As for the company’s financial results, there wasn’t much to write home about either. This is because revenue was down 17% year-over-year to $133.2 million despite the benefit of higher metals prices ($22.41/oz average silver-equivalent ounce price vs. $19.74/oz in Q3 2022), and operating cash flow before taxes and working capital changes slid to $14.1 million (Q3 2022: $27.7 million). And while First Majestic noted that it generated free cash flow in the period, this was not the case, with its definition of free cash flow being operating cash flow vs. sustaining capital which represents only a fraction of total capex in the period ($13.5 million vs. $32.6 million). In fact, the company saw a free cash outflow of $18.5 million in Q3, with year-to-date free outflows of $59.6 million. Given the lack of free cash flow generation, the significant share dilution is not surprising, with First Majestic’s share count up ~9% year-over-year on a weighted average basis, and with ~13.9 million shares sold year-to-date at an average price of US$6.62.
As noted in previous updates, growth is important, but far more important is growth per share. This is because growth that comes at the expense of significant share dilution means that investors are getting exposure to fewer ounces of silver-equivalent production per share held and the result is one is actually seeing their exposure to precious metals diluted by owning a given producer. Essentially, this means that an investor is not getting their desired leverage to gold/silver if production per share is in continuous decline. Obviously, this isn’t ideal, since it makes little sense to own a more volatile and riskier producer of a commodity (vs. the metal itself) if it is not offering the leverage that one should get for taking on this added risk. And as we can see from First Majestic and despite a period of rising metals prices from Q3 2015 to Q3 2023, its share count has nearly doubled (~155 million shares to ~287 million shares) while silver-equivalent production is up less than ~50% on a constant 75/1 ratio basis, leading to significant erosion in production per share.
Costs & Margins
Moving over to costs and margins, the results were just as disappointing, with First Majestic affected more than some of its peers because of having all of its continuing production coming from Mexico where a rising Peso has resulted in much higher operating costs. This is quite clear in the below chart, with AISC at San Dimas and Santa Elena up sharply year-over-year and San Dimas’ costs coming in at their highest levels in years at $14,.07/oz and $17.76/oz (cash costs and AISC, respectively). Some of this increase in San Dimas’ costs can be attributed to the lower sales, less power utilization from its hydroelectric plant (lower expected rainfall) and restructuring costs related to workforce optimization, but these results are still quite disappointing, and the company isn’t getting much help from an FX standpoint in Q4 with the USD/MXN continuing to trend lower towards its August lows.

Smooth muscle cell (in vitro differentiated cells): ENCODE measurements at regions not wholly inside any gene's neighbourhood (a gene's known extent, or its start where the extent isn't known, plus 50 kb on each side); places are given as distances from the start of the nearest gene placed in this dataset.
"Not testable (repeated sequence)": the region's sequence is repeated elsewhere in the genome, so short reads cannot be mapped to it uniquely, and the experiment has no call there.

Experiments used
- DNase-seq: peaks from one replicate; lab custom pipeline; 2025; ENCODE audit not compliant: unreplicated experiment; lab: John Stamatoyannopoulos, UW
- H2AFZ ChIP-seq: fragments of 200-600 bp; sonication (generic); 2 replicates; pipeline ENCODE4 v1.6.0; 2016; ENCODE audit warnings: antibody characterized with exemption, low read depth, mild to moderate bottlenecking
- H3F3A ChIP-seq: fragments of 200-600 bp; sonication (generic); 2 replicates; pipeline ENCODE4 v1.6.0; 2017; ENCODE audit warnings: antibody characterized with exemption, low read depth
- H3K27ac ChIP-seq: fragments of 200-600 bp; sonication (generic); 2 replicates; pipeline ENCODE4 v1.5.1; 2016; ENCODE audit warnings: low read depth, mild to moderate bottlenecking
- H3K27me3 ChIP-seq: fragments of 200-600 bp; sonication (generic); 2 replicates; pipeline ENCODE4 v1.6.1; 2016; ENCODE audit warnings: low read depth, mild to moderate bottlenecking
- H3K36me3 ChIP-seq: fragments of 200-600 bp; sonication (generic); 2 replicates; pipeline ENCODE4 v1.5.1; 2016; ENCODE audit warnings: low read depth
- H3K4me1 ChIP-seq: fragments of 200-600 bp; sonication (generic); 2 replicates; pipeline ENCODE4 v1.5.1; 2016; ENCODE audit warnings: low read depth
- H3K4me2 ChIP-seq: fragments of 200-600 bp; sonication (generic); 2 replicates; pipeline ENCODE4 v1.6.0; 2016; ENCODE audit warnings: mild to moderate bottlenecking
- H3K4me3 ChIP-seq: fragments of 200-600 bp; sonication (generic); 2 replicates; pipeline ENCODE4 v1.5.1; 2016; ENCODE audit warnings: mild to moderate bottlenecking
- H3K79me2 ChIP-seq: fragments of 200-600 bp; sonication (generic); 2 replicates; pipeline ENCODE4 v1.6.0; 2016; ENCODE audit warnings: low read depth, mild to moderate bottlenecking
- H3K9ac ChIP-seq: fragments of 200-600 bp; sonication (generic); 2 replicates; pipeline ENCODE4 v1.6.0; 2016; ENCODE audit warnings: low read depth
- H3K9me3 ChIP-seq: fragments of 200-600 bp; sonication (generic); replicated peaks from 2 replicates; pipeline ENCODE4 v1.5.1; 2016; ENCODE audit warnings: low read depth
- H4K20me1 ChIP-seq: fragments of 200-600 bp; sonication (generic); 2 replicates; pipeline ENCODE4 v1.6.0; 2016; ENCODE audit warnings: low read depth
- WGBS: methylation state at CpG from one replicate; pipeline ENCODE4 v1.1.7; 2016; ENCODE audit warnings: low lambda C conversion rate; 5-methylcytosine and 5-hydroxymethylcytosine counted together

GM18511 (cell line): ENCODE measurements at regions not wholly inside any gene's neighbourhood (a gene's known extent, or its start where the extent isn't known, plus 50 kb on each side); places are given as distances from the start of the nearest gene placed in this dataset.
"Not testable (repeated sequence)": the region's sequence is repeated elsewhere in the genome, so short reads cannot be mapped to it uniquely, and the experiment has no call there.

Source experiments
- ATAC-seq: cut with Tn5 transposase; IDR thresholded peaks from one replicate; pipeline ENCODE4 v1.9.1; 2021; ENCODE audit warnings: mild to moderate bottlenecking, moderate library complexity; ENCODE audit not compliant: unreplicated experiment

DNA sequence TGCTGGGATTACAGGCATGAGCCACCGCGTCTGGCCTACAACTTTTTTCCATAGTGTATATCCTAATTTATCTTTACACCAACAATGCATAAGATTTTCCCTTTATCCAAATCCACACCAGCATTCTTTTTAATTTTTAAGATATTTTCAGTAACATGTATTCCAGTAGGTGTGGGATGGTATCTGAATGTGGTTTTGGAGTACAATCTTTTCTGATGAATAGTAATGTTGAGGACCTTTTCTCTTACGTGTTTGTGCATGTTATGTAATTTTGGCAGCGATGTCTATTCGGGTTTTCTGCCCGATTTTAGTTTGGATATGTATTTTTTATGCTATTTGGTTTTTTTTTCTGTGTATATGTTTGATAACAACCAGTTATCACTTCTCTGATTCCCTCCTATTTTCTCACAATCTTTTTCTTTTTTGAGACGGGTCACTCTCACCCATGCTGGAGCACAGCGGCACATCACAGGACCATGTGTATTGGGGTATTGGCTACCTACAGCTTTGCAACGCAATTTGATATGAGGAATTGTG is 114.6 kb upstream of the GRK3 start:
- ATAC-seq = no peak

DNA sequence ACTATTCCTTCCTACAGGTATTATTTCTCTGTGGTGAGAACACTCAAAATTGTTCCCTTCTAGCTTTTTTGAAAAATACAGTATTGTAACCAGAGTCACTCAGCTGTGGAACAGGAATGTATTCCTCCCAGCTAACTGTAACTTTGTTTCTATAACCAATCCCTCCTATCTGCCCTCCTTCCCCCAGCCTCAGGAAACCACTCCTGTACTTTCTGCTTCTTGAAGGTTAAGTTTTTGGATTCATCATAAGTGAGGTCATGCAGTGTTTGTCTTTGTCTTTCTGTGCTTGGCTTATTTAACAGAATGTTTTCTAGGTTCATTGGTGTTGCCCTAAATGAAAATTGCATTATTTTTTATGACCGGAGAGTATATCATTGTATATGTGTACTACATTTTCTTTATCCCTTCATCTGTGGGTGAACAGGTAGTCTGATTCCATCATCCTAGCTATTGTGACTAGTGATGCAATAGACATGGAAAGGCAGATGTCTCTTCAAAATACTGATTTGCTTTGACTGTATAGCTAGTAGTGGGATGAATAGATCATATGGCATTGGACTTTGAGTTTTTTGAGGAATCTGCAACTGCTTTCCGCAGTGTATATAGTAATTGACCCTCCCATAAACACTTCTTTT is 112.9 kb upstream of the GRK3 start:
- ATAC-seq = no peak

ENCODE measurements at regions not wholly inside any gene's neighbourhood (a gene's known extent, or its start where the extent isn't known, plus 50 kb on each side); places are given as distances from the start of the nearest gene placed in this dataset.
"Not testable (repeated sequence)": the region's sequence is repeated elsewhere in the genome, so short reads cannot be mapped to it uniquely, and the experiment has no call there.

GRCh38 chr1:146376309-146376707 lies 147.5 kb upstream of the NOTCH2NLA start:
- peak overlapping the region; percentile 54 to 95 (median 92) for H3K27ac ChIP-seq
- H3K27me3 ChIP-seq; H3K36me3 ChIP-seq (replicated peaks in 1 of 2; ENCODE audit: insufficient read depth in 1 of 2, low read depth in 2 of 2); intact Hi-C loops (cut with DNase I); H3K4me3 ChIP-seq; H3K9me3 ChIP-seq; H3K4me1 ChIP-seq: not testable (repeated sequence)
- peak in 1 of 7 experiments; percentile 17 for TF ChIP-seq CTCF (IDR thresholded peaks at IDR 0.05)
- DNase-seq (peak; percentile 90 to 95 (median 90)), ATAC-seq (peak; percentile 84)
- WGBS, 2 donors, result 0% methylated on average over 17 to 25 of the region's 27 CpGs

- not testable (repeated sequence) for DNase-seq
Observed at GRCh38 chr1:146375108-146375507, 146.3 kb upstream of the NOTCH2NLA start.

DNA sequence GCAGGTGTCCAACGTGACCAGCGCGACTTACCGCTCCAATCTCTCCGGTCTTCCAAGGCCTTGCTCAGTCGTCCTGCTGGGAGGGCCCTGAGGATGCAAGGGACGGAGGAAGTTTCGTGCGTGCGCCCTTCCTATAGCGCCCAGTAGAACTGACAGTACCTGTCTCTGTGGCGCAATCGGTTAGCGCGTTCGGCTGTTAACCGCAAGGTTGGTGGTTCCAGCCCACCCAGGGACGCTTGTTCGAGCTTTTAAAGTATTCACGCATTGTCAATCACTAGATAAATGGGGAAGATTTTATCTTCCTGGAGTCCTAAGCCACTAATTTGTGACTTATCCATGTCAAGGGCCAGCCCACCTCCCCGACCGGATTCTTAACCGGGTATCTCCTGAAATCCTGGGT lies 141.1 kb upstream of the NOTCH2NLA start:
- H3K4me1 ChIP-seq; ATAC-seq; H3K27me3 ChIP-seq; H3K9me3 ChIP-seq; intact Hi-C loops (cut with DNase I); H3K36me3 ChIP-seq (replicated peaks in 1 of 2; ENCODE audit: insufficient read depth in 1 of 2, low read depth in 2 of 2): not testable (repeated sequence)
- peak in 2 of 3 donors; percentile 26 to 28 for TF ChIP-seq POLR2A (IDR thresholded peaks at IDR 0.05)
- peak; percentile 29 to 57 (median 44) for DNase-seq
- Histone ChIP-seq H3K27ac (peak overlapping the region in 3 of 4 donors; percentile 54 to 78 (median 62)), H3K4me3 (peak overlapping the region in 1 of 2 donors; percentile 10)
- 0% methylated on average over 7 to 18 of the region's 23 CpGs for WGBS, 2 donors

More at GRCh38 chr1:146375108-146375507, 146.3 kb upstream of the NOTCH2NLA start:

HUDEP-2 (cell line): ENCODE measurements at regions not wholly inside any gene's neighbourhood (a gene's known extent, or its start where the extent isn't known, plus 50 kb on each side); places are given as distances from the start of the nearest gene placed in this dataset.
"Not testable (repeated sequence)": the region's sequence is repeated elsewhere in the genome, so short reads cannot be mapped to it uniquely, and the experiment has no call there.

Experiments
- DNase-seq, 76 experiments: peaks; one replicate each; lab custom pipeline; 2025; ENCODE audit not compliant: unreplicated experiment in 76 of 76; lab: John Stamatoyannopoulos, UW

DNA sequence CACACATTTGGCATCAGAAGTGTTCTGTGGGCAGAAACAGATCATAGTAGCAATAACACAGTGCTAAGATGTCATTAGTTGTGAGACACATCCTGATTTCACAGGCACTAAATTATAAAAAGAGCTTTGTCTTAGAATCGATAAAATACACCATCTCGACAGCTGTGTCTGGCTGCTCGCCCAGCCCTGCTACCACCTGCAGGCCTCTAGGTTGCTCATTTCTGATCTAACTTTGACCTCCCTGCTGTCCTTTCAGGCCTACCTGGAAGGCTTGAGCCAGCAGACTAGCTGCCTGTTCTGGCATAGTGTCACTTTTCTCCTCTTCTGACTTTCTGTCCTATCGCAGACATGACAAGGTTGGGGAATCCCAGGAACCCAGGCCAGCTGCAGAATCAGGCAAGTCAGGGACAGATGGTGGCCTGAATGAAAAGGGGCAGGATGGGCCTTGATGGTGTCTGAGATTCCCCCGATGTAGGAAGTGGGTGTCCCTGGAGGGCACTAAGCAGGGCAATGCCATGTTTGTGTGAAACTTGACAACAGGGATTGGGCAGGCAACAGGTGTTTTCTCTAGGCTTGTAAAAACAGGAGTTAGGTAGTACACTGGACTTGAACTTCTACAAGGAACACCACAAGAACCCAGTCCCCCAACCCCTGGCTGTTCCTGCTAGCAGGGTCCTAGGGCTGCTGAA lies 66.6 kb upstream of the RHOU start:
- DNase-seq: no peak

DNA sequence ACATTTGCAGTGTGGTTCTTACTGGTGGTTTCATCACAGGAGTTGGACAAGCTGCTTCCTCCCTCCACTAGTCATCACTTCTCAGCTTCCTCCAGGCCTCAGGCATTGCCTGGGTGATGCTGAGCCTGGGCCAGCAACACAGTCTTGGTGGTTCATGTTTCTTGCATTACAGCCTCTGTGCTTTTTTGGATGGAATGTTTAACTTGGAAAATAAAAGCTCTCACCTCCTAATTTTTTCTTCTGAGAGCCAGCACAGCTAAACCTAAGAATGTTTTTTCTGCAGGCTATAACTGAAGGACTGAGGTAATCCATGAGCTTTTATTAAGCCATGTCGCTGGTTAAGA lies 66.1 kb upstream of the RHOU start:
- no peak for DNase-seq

Unfortunately, cost performance wasn’t any better at La Encantada, where AISC spiked to $29.86/oz vs. $18.61/oz in the year-ago period on the back of lower production and rising costs. The result is that First Majestic saw a limited improvement in AISC margins despite a near 15% increase in its average realized silver-equivalent price and with a little help from its bullion site where 61,000 ounces were sold at a higher price of $26.17/oz. In fact, AISC margins remained at depressed levels at $2.67/oz (~10% AISC margins), while year-to-date AISC is sitting at $20.70/oz vs. $19.44/oz in the year-ago period. On a positive note, the company will not have higher costs at Jerritt Canyon to drag on margins in 2024. However, the continued strength in the Mexican Peso makes it tough to be optimistic about AISC margins climbing back above 25% without further help from metals prices.